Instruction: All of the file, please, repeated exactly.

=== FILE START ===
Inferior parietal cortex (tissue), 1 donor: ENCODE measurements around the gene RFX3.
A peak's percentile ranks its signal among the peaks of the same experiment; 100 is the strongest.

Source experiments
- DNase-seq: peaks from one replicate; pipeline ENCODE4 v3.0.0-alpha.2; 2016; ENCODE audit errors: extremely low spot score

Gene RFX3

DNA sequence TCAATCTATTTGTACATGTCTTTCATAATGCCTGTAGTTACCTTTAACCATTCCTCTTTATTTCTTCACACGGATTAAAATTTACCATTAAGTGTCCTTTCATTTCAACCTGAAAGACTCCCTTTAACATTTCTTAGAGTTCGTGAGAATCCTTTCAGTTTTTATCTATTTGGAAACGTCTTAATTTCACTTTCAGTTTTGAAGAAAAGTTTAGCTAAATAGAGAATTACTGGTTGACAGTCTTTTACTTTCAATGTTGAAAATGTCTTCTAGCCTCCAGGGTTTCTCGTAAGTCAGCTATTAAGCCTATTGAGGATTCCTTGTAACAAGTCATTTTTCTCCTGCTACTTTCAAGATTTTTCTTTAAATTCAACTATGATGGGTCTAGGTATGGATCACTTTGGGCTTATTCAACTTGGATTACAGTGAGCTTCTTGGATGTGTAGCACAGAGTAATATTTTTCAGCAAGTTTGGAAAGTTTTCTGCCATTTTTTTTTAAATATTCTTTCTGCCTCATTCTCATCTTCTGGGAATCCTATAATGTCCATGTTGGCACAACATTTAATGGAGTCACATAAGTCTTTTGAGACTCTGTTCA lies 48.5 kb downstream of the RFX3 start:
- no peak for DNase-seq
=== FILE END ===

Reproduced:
Inferior parietal cortex (tissue), 1 donor: ENCODE measurements around the gene RFX3.
A peak's percentile ranks its signal among the peaks of the same experiment; 100 is the strongest.

Source experiments
- DNase-seq: peaks from one replicate; pipeline ENCODE4 v3.0.0-alpha.2; 2016; ENCODE audit errors: extremely low spot score

Gene RFX3

DNA sequence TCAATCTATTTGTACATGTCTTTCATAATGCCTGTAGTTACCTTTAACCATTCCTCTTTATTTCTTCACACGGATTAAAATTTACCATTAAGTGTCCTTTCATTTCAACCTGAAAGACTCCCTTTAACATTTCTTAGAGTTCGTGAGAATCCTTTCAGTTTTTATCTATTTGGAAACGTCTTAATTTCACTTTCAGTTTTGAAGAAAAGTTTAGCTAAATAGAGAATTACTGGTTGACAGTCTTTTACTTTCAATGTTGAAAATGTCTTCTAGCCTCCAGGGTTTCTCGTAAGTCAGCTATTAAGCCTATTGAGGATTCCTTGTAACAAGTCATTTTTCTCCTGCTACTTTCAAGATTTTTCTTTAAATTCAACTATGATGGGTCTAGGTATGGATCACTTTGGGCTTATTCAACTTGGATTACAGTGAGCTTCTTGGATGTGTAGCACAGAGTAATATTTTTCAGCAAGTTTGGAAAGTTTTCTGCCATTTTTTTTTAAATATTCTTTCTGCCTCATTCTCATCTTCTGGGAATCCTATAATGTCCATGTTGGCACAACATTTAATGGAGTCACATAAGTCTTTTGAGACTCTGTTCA lies 48.5 kb downstream of the RFX3 start:
- no peak for DNase-seq